Mexico

Peabody teams will scan other endangered monuments

Vicky Karas (left) adjusts the scannerís tripod as Bill Fash, Reina Flores (right), and Citlali Sanchez create shade to aid scanning at Yaxchilan. Staff photo Justin Ide/Harvard News Office

By January, the Peabody Museum’s Corpus of Maya Hieroglyphic Inscriptions Program hopes to be in Copán, Honduras, scanning the imposing but fragile hieroglyphic stairway, the longest inscription in the New World.

The stairway, a long, broad stone step that leads up the side of the site’s main acropolis structure, tells the story of Copán’s ancient Maya ruling dynasty and is unlike anything in the Maya world. Marked with glyphs and sculpture, the stair retains an intimidating quality even today to those who stand at its foot and gaze up to where Copán’s rulers once stood. The stairway is the reason UNESCO declared Copán a World Heritage Site in 1980.

Despite its imposing appearance, time and weather have taken their toll: The hieroglyphics are slowly weathering, becoming more endangered with each passing year.

But there’s much to do before the scanning there can begin.

Corpus director Barbara Fash and Peabody Museum director William L. Fash, the Bowditch Professor of Central American and Mexican Archaeology and Ethnology, agreed Monday (April 30) that the Corpus’ recent trip to the Maya city of Yaxchilan in Chiapas, Mexico, to test the scanning technology was a resounding success.

As a field trial, they said, even the expedition’s difficulties were part of that success, as they learned the limitations of the equipment and the accommodations that may be needed to get good results.

The expedition to Yaxchilan, from April 16 to 26, involved 14 people from six nations, including two institutions from Mexico and a consultant from the Smithsonian Institution.

Its aim was to test 3-D digital scanning technology on an array of Maya monuments, from the tall, flat inscribed stone stelae to overhead door lintels; from fragile carved stucco moldings to Yaxchilan’s own one-step hieroglyphic stair.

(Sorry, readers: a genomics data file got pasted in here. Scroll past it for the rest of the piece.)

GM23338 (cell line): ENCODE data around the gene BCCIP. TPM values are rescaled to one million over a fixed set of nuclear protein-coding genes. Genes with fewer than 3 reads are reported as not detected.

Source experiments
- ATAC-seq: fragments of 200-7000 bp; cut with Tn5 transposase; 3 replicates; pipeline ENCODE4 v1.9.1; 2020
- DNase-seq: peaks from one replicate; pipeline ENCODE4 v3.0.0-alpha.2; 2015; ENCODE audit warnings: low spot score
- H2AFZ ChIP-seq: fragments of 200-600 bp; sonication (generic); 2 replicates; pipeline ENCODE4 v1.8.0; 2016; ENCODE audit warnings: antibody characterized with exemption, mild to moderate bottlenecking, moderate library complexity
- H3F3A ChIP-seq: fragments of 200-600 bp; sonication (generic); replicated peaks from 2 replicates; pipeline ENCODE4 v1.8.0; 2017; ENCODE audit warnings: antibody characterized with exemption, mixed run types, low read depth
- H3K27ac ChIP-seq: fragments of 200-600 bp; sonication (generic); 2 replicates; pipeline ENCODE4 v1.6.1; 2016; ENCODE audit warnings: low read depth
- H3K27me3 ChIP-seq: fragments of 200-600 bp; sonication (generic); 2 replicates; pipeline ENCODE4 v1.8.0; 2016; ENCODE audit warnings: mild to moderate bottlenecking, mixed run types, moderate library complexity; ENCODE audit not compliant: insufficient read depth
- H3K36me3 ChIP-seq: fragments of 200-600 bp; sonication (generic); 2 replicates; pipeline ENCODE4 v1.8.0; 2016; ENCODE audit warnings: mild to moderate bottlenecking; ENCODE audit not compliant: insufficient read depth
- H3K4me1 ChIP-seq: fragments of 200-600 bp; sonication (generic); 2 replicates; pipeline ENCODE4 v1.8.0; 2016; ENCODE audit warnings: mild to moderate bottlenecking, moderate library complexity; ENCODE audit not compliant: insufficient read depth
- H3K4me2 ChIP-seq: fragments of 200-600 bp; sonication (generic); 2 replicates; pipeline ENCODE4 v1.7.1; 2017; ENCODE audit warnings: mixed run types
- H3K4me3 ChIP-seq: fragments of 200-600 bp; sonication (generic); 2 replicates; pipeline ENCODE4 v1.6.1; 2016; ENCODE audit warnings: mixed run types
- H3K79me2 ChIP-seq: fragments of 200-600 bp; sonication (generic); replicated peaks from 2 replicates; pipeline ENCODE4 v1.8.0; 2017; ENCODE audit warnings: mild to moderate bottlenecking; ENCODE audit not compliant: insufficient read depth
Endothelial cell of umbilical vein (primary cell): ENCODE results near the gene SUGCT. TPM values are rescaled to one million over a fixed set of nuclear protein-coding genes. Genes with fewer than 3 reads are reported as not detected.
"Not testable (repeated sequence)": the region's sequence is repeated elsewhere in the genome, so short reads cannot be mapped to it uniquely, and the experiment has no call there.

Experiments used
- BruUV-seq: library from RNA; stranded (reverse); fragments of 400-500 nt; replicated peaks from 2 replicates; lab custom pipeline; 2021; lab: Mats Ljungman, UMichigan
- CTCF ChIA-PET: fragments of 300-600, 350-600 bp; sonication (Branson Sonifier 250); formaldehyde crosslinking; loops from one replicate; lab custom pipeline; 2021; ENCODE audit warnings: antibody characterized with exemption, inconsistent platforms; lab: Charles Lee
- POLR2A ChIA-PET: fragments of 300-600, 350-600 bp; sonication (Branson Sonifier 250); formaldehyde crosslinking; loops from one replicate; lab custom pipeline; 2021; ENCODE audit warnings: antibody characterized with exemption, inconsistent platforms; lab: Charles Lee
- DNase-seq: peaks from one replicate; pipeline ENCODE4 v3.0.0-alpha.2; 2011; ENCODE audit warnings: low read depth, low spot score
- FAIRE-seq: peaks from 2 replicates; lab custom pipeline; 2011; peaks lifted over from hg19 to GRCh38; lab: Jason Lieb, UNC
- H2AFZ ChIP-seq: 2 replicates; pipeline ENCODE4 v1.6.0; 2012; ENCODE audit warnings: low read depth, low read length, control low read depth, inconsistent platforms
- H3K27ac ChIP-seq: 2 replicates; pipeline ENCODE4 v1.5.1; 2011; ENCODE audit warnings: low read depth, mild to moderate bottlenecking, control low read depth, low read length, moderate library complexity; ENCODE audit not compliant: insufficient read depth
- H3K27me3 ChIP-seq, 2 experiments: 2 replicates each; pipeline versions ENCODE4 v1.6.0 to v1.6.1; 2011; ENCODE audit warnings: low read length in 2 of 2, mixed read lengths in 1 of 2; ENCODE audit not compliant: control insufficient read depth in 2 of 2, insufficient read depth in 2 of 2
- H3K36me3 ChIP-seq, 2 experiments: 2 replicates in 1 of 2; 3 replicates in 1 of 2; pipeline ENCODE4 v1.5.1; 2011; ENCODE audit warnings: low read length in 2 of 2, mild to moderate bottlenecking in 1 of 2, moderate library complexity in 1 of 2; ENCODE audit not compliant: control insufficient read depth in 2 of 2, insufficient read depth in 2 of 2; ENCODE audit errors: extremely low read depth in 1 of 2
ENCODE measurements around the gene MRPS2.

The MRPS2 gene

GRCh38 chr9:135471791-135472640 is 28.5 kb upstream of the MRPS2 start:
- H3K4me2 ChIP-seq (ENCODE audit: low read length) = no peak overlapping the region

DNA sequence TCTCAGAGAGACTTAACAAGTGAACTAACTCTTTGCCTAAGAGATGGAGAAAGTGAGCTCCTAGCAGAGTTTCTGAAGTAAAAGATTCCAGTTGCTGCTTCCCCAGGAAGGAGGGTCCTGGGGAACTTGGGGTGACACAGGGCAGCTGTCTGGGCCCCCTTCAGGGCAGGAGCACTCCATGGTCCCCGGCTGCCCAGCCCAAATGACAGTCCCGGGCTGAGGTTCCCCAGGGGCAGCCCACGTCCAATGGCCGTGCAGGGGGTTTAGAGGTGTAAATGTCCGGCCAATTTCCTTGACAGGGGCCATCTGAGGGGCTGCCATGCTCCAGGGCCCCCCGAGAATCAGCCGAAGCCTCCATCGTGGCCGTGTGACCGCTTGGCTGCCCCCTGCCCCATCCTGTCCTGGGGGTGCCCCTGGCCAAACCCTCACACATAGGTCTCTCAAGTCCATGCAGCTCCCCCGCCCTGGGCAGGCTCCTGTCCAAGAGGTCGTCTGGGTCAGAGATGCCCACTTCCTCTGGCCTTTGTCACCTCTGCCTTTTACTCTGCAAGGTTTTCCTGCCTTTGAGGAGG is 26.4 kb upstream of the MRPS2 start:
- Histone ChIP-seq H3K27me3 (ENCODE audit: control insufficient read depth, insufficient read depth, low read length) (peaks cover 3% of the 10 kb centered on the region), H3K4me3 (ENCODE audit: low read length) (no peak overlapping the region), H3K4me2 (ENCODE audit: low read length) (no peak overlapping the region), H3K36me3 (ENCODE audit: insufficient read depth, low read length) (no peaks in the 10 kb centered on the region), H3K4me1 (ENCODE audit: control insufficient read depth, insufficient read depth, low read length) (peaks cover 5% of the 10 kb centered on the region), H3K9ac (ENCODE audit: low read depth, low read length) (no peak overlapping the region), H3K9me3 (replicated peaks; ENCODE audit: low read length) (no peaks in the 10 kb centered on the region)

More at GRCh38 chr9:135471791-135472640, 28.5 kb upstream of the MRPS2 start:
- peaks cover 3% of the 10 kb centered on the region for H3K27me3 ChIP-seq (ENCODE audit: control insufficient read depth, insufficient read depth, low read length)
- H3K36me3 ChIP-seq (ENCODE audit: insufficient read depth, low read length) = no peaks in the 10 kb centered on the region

“In broad terms, the trip was a huge success on many fronts,” Barbara Fash said. “We really found out what it [the scanner] could handle and what it couldn’t. Scanning a monument that faces skyward during the day doesn’t work with this equipment. You’re going to get better results at night.”

The Corpus plans to test similar scanning equipment from at least two other manufacturers on objects in the Peabody’s collection, she said. Though each of the other scanners has strengths, Fash said she was pleased with the equipment tested at Yaxchilan because it captured not only the monuments’ details, it also captured their color, something a similar laser scanner doesn’t do.

Once the additional testing is done, they have to make a decision about purchasing the equipment. After that, operators will have to be trained and international teams put together. It’s likely that more than one person who can work the equipment will have to accompany each expedition, ensuring that possible illness to one operator doesn’t sideline the rest of the team.

The conclusion of the Corpus’ trial has raised many questions about the future of the scanning technology, including its place in a broader push across the humanities to increase the use of digital technology. Peabody director William Fash said he’s already discussed the technology with the Digital Humanities Committee and has been asked to give a brief presentation on the new technology at a conference in October.

Once purchased, the 3-D scanner could be used by other collections besides the Peabody’s, since the technology would also work on artwork and historical objects. Once the gear scans a sculpture, a carved image or other 3-D object, it creates a precise digital file that can be examined on a computer screen or used to “print out” a replica of the object on a special 3-D printer. Digital files can be shared more easily than original objects, potentially advancing research by improving access to scholars around the world.

Another important consideration, Barbara Fash said, is ensuring the digital files remain readable into the future. With technology continuing its rapid march forward, the software that makes different file types readable also continues to evolve. It’s important to ensure that the digital files, or metadata, themselves are stored in a format that will remain readable into the future.

“Once you can’t access it anymore, it’s [as if] it doesn’t exist,” Fash said.

Though the Corpus’ scanning focus will soon incorporate Copán, Yaxchilan and other sites in Mexico, Guatemala, and Belize remain in the preservation picture. The international team resolved that the most important and immediate application of this technology is to prioritize the monuments that are most endangered, especially the fragile stucco reliefs throughout the Maya area. Plans are in the making for a meeting to bring international scholars and foundations — such as the World Monuments Fund, which helped fund the Yaxchilan trip — together to compose a priority list later this year.

Though no plans have been formulated yet to return and scan more monuments, Ian Graham, the Corpus’ founding director, and graduate student Alexandre Tokovinine may return in the fall to photograph and draw three so-far unrecorded stelae, preserving the images and glyphs they contain for another generation of scholars.

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